From the black-and-white creepiness of early silent films to the campy kitsch of television series today, these bloodsuckers are so diffuse in popular culture that they might as well be real. Of course, the most famous vampire of all remains Bram Stoker's Dracula, the shadowy, insidious Transylvanian count all too fond of necking. Stoker apparently developed the story of Count Dracula after a chance meeting with a 19th century Hungarian writer and traveler. Ármin Vámbéry was famed for his journeys dressed in native garb throughout the Middle East and Central Asia. But he also chronicled the dark tales and superstitions kept alive in the Balkan valleys closer to his home in Hungary. The legend of Dracula likely emerged from Vámbéry's wanderings by the Carpathian mountains, hiking across stark terrain and hearing from local gypsies the secrets of the land's often gruesome histories.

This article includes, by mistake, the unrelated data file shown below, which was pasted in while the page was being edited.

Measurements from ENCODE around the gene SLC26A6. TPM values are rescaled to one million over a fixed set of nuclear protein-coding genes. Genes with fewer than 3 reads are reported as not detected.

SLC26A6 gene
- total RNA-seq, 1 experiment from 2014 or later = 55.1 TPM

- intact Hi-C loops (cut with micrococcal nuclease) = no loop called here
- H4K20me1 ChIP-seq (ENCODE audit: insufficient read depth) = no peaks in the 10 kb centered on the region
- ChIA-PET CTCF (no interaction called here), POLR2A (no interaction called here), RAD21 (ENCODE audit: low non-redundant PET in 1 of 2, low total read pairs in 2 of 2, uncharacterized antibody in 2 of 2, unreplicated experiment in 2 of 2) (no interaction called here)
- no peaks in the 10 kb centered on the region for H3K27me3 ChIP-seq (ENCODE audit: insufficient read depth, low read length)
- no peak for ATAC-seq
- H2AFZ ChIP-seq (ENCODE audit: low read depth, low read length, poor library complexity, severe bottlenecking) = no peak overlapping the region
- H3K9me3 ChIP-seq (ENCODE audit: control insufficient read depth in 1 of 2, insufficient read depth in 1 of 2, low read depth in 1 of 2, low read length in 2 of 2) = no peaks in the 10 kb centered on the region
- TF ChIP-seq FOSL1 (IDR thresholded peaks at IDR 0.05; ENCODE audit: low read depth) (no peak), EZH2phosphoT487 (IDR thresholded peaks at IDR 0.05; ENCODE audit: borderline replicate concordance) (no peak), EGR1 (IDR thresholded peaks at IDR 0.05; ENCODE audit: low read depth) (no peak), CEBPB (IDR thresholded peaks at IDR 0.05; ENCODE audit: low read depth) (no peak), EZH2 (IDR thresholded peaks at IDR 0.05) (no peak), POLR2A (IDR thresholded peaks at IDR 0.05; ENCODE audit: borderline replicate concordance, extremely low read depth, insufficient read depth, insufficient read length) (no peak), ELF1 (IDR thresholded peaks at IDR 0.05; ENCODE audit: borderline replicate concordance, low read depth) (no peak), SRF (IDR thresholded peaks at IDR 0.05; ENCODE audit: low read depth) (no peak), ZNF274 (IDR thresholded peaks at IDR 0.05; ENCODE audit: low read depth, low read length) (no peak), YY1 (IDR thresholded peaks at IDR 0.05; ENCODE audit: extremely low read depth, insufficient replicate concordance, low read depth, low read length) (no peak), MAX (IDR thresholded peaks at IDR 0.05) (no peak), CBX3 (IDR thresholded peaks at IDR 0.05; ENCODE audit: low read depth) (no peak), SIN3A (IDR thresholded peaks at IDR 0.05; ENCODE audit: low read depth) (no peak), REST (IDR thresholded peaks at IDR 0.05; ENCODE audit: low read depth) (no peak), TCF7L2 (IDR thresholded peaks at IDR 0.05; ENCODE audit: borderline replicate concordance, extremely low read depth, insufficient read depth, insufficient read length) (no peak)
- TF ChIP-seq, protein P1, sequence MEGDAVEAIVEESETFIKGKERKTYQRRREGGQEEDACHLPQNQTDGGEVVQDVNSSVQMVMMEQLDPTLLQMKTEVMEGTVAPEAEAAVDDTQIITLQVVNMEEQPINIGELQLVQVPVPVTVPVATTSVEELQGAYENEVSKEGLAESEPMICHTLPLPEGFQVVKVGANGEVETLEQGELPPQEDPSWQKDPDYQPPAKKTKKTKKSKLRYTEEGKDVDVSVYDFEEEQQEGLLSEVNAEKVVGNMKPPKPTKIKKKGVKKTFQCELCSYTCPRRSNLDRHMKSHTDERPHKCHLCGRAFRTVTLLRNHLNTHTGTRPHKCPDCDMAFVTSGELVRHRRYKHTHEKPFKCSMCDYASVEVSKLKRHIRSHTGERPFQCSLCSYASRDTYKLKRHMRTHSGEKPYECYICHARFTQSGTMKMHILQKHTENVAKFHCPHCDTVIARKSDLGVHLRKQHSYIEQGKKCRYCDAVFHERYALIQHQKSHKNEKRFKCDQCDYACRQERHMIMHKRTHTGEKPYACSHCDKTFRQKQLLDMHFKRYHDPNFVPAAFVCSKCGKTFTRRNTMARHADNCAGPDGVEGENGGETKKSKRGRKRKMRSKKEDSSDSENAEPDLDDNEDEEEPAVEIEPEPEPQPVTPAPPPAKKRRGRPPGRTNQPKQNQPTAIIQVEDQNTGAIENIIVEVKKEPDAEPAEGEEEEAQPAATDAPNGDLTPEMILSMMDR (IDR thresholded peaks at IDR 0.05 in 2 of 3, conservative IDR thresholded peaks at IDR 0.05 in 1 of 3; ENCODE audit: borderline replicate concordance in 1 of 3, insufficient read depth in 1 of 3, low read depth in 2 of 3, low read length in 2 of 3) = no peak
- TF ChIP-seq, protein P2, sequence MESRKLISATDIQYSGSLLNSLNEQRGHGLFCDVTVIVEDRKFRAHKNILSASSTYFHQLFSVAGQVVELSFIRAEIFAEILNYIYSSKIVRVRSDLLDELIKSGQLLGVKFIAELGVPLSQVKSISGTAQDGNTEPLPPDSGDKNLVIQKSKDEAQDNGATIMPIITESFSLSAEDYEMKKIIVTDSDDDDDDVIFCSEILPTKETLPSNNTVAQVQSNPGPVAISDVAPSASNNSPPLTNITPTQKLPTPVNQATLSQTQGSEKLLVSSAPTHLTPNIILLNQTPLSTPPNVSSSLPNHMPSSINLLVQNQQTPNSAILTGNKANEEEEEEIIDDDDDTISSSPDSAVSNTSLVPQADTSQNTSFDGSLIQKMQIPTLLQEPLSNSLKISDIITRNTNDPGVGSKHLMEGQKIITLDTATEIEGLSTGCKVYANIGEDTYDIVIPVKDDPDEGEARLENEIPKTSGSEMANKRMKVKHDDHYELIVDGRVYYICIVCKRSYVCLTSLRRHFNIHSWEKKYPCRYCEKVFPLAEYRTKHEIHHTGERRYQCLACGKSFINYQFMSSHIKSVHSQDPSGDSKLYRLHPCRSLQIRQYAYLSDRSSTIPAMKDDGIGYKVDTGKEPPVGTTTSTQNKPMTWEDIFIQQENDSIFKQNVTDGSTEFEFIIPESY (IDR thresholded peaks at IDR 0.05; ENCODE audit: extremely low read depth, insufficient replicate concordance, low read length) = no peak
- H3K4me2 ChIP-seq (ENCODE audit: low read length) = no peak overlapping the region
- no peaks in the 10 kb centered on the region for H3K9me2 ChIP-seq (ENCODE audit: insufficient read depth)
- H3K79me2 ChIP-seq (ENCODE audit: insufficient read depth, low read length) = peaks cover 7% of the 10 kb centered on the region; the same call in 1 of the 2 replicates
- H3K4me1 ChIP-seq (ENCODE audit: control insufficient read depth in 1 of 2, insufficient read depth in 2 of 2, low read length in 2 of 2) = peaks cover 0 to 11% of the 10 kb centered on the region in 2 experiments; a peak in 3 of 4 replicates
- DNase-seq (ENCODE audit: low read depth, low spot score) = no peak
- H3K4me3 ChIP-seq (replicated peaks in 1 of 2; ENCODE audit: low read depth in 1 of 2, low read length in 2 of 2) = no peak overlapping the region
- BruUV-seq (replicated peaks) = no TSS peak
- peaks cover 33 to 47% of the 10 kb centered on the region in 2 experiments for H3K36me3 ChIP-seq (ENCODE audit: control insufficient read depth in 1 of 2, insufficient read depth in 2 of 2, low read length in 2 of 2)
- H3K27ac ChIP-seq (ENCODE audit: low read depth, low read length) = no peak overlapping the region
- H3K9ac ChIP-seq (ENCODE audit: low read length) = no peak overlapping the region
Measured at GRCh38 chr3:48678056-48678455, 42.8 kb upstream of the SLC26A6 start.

For more than 200 years, expeditions have set off into the jungles of the Congo River basin in search of the mythical Mobele-Mbembe — the "one who stops the flow of rivers," in a local Bantu dialect. The lake monster, like that of Loch Ness, is supposed to be akin to a plesiosaur, a kind of a long-necked aquatic dinosaur thought to have been an herbivore. Colonial explorers reported large footprints and grumbling roars and recounted stories from pygmy natives about a possible "half-elephant, half-dragon" swimming in nearby swamps and lakes. A photo released by a 1981 expedition of the monster floating in Congo's Lake Tele has been largely discredited.
In 1832, James Prinsep, one of colonial India's most venerable scholars, kept a British trekker's account of his trip through Nepal, where he reportedly saw a tall, hairy, bipedal creature that fled upon being detected. This first recorded modern sighting of a yeti (ancient-Roman historians also told of cave-dwelling "satyrs" in India's mountains) made Bigfoot's Himalayan cousin a household name around the world.